11:00 AM on Monday. May 26
The Town of Bradford, Vermont will hold a re-dedication ceremony to celebrate a new location for our Veteran’s memorial at Bradford Academy Lawn 172 North Main Street, Bradford, Vermont. This major event is being sponsored by the Bradford 250 Committee as part of our year of celebration honoring our Sestercentennial. Invitations for this dedication ceremony are extended to State and Town officials, American Legion Post #20, area Veterans and th…eir families, as well as donors, supporters and the general public..
It would be an honor to have you attend along with Vermont National Guard Company A, 2nd Battalion, 172nd, Vermont Civil War Hemlocks, area clergy and Oxbow High School Band in our re-dedication ceremony.
Immediately following the program, a public luncheon will be held at the Bradford UCC Church, 145 North Main Street by donation. The Civil War Hemlocks welcomes you to their campsite before and after the program for a living history experience with authentic period clothing, tools and equipment.
The first settler was John Hosmer in 1765. Originally called Waits Town or Waits River Town after Joseph Wait, it was changed to Mooretown when 3,000 acres (1200 hectares) were granted on May 3, 1770 by New York patent to Sir Henry Moore, 1st Baronet, who in turn conveyed them to 30 settlers. The remainder of the land was appropriated bysquatters. In 1788, the name was changed by the Vermont General Assembly to Bradford.
Although the chief occupation of the town was farming, mills developed at falls on the Waits River. On October 10, 1848, the Connecticut & Passumpsic Rivers Railroad formally opened to Bradford. By 1859, when the town’s population was 1,723, industries included a foundry and machine shop, two gristmills, three sawmills, a paper mill and whetstone factory. Bradford also manufactured farm implements, wooden ware and tinware.
According to the United States Census Bureau, the town has a total area of 29.9 square miles (77.4 km2), of which 29.8 square miles (77.2 km2) is land and 0.1 square mile (0.2 km2) (0.20%) is water. The Waits River flows through Bradford to its confluence with the Connecticut River, which forms the eastern boundary of the town.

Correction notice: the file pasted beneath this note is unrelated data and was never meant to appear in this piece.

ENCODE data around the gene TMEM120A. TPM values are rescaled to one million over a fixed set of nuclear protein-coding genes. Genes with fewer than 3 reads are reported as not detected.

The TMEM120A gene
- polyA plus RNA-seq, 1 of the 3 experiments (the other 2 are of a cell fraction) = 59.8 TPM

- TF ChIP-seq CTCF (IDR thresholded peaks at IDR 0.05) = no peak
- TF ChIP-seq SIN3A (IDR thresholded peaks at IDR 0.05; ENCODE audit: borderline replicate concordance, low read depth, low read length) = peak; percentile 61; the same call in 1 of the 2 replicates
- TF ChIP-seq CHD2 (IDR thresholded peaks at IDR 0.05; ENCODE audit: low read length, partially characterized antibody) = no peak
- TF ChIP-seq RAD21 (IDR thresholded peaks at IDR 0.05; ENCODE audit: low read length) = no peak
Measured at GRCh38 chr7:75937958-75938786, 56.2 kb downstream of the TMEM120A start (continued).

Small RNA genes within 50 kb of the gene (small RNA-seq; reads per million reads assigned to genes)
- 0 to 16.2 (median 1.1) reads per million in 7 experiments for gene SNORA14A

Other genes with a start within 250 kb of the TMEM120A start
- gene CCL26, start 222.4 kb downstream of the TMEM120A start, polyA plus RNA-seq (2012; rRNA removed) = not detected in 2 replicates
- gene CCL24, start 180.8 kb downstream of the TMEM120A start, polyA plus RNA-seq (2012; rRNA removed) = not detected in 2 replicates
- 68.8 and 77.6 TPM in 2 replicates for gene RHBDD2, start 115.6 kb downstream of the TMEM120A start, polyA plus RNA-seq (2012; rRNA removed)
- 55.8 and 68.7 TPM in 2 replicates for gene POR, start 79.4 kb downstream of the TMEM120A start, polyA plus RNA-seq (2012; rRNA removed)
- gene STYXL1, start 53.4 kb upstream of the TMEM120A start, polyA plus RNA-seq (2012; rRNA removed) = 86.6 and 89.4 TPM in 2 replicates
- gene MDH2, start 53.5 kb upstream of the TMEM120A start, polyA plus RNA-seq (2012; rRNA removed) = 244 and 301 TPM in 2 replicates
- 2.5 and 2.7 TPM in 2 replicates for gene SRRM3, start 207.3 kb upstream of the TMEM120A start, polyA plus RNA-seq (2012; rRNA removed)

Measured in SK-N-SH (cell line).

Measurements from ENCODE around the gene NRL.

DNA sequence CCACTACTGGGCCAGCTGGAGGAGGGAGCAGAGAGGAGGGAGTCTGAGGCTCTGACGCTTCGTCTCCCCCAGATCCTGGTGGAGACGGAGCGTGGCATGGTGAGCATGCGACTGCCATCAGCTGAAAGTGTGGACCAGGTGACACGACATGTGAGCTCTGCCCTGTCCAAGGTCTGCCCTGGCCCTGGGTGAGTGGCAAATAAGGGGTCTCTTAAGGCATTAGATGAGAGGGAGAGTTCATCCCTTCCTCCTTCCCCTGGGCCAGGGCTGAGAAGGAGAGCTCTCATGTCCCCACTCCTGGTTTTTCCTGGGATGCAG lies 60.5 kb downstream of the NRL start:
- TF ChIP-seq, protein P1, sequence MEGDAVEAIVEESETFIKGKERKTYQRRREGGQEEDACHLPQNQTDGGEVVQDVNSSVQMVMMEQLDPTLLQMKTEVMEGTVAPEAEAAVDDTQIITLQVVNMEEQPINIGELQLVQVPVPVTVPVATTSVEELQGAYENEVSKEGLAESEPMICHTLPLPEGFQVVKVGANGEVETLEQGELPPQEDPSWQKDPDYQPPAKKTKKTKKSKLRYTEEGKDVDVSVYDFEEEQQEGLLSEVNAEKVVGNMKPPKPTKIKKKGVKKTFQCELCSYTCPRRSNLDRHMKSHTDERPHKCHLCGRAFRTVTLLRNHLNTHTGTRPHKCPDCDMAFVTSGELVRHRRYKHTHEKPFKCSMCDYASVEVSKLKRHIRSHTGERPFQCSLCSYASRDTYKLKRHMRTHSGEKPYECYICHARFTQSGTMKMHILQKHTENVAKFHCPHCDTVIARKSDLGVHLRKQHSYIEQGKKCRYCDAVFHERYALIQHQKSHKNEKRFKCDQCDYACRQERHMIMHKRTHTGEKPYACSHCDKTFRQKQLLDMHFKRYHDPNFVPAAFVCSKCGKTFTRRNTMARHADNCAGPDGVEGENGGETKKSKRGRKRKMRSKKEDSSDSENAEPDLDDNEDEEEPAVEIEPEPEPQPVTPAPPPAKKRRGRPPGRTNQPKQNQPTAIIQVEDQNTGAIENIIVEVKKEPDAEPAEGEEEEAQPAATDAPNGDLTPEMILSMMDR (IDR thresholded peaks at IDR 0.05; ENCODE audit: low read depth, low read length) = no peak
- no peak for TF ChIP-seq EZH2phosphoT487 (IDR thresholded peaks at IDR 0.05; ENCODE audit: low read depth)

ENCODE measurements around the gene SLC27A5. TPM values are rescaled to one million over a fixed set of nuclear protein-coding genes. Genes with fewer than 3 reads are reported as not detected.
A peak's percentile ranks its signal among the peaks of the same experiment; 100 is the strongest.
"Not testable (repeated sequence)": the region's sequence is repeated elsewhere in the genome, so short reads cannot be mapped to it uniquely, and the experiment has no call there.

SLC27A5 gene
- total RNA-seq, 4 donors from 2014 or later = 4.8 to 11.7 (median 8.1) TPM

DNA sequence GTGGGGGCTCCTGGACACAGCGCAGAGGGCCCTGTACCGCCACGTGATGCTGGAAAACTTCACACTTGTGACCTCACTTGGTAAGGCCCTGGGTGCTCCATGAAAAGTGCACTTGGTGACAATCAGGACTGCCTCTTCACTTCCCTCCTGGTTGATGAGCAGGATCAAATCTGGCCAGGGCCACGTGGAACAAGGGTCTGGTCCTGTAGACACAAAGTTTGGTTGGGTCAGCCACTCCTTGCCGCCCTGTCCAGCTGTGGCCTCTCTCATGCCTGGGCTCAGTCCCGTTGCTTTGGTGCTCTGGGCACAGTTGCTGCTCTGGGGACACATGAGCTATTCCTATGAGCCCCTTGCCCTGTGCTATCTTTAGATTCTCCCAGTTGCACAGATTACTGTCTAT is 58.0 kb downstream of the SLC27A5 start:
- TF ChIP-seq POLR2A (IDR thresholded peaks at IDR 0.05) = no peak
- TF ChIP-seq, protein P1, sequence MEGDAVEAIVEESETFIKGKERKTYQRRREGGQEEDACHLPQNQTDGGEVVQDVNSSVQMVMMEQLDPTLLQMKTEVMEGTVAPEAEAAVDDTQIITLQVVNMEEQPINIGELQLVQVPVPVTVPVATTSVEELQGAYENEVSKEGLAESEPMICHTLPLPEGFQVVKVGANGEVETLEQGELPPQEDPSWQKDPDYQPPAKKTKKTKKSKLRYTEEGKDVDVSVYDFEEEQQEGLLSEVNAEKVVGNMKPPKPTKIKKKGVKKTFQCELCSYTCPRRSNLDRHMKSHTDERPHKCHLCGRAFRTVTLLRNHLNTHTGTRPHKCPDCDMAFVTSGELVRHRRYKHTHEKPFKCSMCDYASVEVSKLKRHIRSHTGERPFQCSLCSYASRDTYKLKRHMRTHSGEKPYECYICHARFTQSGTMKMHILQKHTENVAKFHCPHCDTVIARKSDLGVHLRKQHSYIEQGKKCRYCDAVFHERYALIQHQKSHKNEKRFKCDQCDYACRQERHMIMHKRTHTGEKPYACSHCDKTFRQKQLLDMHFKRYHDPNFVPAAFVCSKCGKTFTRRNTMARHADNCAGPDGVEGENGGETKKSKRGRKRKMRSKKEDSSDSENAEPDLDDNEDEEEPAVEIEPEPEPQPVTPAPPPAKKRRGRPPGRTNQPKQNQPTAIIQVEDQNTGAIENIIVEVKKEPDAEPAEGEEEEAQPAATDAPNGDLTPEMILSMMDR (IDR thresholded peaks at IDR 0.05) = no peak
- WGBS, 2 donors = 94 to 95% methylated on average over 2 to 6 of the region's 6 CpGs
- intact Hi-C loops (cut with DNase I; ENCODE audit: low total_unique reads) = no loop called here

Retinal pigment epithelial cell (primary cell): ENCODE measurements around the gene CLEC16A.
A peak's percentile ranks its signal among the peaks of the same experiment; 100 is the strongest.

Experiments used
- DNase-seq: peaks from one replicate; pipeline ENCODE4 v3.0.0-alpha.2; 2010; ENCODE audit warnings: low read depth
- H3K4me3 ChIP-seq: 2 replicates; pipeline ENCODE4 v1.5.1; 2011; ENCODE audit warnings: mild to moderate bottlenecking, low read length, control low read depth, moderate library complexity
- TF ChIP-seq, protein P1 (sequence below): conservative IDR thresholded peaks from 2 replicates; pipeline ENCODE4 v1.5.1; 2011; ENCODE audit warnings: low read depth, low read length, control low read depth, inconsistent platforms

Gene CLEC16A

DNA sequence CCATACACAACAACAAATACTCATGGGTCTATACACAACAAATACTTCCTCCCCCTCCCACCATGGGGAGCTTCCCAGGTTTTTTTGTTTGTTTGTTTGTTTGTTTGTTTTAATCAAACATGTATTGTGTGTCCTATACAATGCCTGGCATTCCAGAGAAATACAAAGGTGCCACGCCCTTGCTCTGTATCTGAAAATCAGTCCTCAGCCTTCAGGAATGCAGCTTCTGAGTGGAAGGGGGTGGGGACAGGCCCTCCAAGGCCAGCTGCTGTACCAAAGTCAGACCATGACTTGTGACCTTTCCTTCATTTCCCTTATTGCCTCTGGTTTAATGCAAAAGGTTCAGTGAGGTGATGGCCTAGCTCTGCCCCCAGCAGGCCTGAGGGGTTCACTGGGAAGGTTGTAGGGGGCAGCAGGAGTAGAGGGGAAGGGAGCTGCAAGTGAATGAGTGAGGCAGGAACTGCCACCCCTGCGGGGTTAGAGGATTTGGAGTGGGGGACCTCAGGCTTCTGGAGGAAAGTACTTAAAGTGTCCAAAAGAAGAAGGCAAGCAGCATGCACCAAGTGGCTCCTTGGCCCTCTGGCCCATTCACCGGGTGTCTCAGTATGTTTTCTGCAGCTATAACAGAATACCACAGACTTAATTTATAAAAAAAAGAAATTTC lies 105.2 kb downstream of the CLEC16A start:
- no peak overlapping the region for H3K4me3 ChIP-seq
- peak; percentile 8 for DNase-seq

The town is crossed by Interstate 91, U.S. Route 5, Vermont Route 25, and Vermont Route 25B. It is bordered by the towns of Newbury to the north, West Fairlee and Fairlee to the south, and Corinth to the west. Piermont, New Hampshire lies across the Connecticut River to the east.
As of the census of 2000, there were 2,619 people, 1,028 households, and 692 families residing in the town. The population density was 87.8 people per square mile (33.9/km2). There were 1,217 housing units at an average density of 40.8 per square mile (15.8/km2). The racial makeup of the town was 97.71% White, 0.46% Black or African American, 0.46% Native American, 0.23% Asian, 0.15% Pacific Islander, and 0.99% from two or more races. Hispanic or Latino of any race were 0.61% of the population.
There were 1,028 households out of which 33.8% had children under the age of 18 living with them. 51.8% were married couplesliving together, 12.5% had a female householder with no husband present, and 32.6% were non-families. 25.5% of all households were made up of individuals and 11.8% had someone living alone who was 65 years of age or older. The average household size was 2.48 and the average family size was 2.98.
In the town the population was spread out with 26.2% under the age of 18, 7.6% from 18 to 24, 25.5% from 25 to 44, 25.1% from 45 to 64, and 15.6% who were 65 years of age or older. The median age was 40 years. For every 100 females there were 91.0 males. For every 100 females age 18 and over, there were 88.3 males.
The median income for a household in the town was $37,270, and the median income for a family was $42,128. Males had a median income of $30,865 versus $28,857 for females. The per capita income for the town was $18,452. About 7.9% of families and 11.3% of the population were below the poverty line, including 15.5% of those under age 18 and 8.1% of those age 65 or over
With a total student population of approximately 850, Bradford is home to:
- Bradford Elementary
- Oxbow High School
- River Bend Career & Technical Center
Frozen waterfall in Waits River
- Private Miles DeForrest Andross, killed defending the Alamo
- John Putnam Chapin, mayor of Chicago
- Charles Edgar Clark, captain of the USS Oregon
- Ned O’Gorman, poet and educator
- Herbert Thomas Johnson, Adjutant General of the Vermont National Guard and namesake of Camp Johnson, the state National Guard Headquarters
- Albert Sleeper, 29th governor of Michigan
- James Wilson, first American globe maker
- Jay Wright, poet
- Horace Tabor, American prospector, politician, philanthropist